Washington has been notified more than once of every site the more than 100 Human Shields from 25 countries are trying to protect under the Geneva Convention. In Baghdad there are hundreds of others -- ambassadors of peace -- including Kathy Kelly and Charlie Lietkey, a US Medal of Honor winner turned peace activist.
We've taped the windows in our dormitory and have gathered a large supply of bottled and bagged water and a smaller supply of food. Our vacation is over. We are no longer "peace tourists," as we used to call ourselves. We are now truly human shields and are getting organized for siege. Our large medical kit includes surgical instruments.
I badmouth the Bush Administration so much to the world media that my comrades are convinced the US government wants me home alive for trial as a traitor. For this reason, they think our site is safest. We joke about them sticking to me like glue -- all sleeping close to me.
Last night during the bombing of Baghdad, I played on my harmonica The Internationale while Helene Dryer of Denmark and Mitsuo Tsukushi of Japan sang the words in their respective languages and everyone else hummed along as we watched the flashes in the sky. We repeated the song over and over until Donna Mulhearne of Australia asked us to pipe down. She was on the phone being interviewed by the media in Sydney.
We need large numbers of US activists, willing to fill the jails, nonviolently stopping business-as-usual. Please all, do what you can to stop galloping corporatism. If I can't e-mail again, goodbye, good luck and may the good Lord take a liking to you.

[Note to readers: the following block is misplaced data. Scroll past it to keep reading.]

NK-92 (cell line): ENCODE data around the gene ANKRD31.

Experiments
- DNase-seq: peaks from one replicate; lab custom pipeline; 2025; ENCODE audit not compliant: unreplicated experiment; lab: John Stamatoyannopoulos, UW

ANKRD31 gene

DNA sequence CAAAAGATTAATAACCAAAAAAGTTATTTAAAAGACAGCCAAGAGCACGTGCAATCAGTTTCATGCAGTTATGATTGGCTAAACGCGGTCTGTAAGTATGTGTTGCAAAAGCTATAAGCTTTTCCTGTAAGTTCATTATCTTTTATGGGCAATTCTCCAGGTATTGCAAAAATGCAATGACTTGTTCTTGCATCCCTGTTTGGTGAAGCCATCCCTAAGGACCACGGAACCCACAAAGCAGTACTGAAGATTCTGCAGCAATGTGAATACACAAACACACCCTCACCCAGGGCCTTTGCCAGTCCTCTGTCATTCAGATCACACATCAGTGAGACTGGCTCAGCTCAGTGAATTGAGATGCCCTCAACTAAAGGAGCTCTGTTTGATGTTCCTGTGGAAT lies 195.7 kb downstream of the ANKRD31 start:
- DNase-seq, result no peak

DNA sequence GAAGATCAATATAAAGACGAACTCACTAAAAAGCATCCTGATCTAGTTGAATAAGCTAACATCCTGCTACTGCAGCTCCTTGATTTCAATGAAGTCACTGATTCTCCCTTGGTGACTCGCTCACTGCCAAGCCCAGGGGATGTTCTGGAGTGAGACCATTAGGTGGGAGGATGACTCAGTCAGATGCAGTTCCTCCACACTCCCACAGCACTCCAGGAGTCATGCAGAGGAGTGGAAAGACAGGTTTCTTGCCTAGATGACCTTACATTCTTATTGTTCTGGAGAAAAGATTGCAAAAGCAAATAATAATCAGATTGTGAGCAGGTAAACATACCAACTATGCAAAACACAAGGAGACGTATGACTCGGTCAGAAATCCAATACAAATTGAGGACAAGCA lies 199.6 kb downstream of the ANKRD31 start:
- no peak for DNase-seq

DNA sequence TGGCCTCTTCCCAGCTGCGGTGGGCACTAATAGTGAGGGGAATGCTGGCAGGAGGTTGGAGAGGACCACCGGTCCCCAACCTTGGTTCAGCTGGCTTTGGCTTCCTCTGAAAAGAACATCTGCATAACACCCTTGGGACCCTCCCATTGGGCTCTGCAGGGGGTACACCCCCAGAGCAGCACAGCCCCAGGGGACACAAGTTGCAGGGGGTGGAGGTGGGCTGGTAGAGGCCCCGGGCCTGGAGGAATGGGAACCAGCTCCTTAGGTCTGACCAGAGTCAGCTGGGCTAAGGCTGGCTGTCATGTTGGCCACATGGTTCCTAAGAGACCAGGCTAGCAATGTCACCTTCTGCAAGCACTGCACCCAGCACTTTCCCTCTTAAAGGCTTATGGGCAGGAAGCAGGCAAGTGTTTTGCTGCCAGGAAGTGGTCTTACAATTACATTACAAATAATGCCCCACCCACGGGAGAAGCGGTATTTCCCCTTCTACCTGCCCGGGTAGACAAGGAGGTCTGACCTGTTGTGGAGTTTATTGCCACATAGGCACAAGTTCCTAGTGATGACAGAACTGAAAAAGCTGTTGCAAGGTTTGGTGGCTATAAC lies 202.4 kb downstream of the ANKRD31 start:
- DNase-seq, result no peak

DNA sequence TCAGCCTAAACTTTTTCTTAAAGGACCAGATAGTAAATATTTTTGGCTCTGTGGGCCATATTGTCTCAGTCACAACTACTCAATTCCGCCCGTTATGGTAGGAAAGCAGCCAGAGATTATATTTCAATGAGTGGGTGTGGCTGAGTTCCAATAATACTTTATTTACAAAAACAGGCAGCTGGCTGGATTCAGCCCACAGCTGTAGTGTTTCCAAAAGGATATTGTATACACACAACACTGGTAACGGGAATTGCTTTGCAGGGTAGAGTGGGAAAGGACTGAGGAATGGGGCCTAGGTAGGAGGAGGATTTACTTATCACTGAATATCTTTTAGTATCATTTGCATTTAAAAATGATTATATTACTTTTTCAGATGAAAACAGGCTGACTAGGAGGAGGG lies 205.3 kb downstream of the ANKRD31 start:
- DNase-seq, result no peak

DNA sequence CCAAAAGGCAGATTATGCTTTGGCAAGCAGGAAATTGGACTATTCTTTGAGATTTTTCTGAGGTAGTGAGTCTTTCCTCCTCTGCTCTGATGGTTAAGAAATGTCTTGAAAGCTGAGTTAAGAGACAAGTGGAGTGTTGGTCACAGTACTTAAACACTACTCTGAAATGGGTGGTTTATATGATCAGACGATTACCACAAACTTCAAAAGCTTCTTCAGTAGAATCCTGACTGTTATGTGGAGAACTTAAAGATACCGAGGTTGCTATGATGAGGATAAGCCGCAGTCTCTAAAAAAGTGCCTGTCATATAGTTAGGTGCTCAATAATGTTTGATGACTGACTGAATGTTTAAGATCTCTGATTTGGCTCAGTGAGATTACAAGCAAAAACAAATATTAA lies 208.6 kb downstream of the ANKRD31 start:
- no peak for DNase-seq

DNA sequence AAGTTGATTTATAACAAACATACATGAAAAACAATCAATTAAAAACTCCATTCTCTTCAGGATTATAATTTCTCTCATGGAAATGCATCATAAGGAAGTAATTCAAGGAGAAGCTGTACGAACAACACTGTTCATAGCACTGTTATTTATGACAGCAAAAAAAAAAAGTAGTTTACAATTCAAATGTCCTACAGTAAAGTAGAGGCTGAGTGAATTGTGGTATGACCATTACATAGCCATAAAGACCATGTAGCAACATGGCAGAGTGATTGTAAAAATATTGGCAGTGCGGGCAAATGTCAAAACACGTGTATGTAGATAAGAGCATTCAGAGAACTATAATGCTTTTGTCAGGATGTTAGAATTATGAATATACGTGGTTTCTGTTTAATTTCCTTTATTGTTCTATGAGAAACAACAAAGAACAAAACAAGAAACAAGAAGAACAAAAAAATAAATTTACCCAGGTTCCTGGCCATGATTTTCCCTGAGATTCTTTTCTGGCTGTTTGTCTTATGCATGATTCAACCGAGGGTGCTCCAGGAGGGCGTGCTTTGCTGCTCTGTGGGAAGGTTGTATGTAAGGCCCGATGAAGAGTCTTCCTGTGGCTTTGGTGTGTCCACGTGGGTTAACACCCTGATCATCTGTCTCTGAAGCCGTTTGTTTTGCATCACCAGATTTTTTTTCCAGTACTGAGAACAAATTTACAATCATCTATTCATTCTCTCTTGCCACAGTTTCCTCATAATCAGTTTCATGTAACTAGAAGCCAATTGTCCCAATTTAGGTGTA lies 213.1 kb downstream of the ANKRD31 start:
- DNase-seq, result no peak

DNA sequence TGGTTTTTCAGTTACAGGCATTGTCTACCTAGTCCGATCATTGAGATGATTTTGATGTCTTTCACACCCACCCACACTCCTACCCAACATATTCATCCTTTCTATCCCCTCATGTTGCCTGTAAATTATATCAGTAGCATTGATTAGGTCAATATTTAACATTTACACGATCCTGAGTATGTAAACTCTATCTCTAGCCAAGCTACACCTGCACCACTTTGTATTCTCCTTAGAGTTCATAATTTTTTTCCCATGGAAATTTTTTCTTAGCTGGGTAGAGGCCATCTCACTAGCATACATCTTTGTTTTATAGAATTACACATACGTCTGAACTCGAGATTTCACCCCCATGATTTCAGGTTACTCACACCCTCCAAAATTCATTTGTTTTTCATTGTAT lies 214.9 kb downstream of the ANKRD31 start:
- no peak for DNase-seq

Tom Cahill is a member of Veterans For Peace, Peace Navy, Industrial Workers of the World, and Earth First. A former resident of dozens of towns and cities in California, Texas, and New Jersey, Cahill now describes himself as a resident of Baghdad.
The View from the Ground
The Iraq Peace Team / Voices in the Wilderness
(March 24, 2003) -- Today the Voices in the Wilderness office received a flood of phone and email updates from our people in Baghdad. What follows is a collection of excerpts from these updates:
I'm at the al Fanar Hotel right now. Baghdad is still being bombed. We were bombed as recently as 15 minutes ago. It rattled all the windows and shook the walls. It was a series of explosions, but that seems to have passed. I don't know where the bomb hit, but it was not too far from here.
General Tommy Franks described the bombing as a "mosaic" and we can understand that. We simply don't know when bombs are suddenly going to burst overhead. It continues to be horrifying when you think about what's happening to families, particularly now as members of the Iraq Peace Team have started to go to the hospitals and to the sites where family people have been harmed. We were utterly appalled when we heard that the Bush Administration is saying the war is a success because there have only been hundreds of casualties in spite of ... thousands of cruise missiles and bombs.
But we now know of some of these so-called success stories and it can make you wonder what kind of perversity can be possessing the Oval Office and the defense planners. Some of our team members today with Dr. April Hurley encountered a family that was just rushing into a hospital after a bomb hit the picnic lunch they were having in front of their home. At least one child was killed. Two others are in uncertain condition.
At both of the hospitals we visited, doctors were working around the clock trying their best to heal people and, if they have minimal injuries, send them on their way so that they can make beds available for the many, many more casualties they expect to come. Particularly as there are reports of more massive bombings and a possible siege of Baghdad.